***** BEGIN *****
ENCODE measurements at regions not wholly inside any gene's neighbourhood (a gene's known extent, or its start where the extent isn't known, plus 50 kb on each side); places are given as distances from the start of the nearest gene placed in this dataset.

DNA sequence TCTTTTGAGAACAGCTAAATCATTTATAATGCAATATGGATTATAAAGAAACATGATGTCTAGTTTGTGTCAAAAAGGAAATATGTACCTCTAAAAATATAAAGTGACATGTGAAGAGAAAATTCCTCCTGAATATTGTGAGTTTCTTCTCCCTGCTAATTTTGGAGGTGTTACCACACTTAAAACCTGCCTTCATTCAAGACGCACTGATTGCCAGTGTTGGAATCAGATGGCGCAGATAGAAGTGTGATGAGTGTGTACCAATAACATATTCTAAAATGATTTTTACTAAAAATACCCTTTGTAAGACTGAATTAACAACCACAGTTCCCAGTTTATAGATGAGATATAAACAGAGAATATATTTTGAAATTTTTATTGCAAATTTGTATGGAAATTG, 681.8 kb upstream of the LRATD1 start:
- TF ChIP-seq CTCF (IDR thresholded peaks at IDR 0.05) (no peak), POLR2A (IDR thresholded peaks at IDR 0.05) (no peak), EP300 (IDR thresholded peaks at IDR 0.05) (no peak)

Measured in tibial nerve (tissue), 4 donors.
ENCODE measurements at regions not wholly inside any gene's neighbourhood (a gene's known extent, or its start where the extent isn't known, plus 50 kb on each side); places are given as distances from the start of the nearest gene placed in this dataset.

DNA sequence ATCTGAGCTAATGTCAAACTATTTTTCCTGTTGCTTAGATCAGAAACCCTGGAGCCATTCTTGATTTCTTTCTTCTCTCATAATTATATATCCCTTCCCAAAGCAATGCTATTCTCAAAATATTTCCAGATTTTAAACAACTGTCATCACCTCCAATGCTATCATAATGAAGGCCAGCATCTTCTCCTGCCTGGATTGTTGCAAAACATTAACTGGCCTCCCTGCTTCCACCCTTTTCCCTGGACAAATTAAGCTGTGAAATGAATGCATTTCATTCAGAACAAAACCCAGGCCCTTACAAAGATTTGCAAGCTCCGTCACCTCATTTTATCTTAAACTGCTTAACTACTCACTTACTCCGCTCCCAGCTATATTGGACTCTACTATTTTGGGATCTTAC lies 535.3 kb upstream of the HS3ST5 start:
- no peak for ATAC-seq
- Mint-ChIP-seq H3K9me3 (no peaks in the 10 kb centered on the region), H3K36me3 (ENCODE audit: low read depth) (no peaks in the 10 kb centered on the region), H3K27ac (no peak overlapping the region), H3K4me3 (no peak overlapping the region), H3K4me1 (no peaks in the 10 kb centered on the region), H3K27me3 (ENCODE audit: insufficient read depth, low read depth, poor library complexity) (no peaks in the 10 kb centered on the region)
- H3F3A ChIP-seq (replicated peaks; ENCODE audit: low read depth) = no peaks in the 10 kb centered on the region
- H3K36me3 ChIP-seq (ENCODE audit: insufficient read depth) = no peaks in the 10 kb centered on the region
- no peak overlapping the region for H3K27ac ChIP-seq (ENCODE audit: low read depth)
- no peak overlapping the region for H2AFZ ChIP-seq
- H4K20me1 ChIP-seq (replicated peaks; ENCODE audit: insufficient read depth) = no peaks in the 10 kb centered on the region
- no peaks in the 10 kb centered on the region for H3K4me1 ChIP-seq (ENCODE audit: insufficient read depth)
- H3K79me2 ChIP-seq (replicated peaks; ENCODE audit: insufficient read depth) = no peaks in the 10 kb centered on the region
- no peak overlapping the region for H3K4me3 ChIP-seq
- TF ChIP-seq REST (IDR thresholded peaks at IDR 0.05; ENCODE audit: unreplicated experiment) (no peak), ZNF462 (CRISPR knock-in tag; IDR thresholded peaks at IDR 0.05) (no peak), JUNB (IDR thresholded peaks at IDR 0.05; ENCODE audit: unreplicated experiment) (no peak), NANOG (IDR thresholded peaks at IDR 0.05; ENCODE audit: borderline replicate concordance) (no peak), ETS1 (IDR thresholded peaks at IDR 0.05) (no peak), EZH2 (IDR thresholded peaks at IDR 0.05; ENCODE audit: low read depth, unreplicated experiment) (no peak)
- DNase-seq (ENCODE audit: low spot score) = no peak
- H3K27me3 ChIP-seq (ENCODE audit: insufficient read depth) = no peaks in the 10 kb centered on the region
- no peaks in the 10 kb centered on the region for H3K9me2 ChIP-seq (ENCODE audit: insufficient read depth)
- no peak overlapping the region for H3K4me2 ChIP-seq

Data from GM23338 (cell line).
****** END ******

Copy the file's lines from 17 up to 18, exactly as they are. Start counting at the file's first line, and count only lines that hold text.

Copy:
- TF ChIP-seq REST (IDR thresholded peaks at IDR 0.05; ENCODE audit: unreplicated experiment) (no peak), ZNF462 (CRISPR knock-in tag; IDR thresholded peaks at IDR 0.05) (no peak), JUNB (IDR thresholded peaks at IDR 0.05; ENCODE audit: unreplicated experiment) (no peak), NANOG (IDR thresholded peaks at IDR 0.05; ENCODE audit: borderline replicate concordance) (no peak), ETS1 (IDR thresholded peaks at IDR 0.05) (no peak), EZH2 (IDR thresholded peaks at IDR 0.05; ENCODE audit: low read depth, unreplicated experiment) (no peak)
- DNase-seq (ENCODE audit: low spot score) = no peak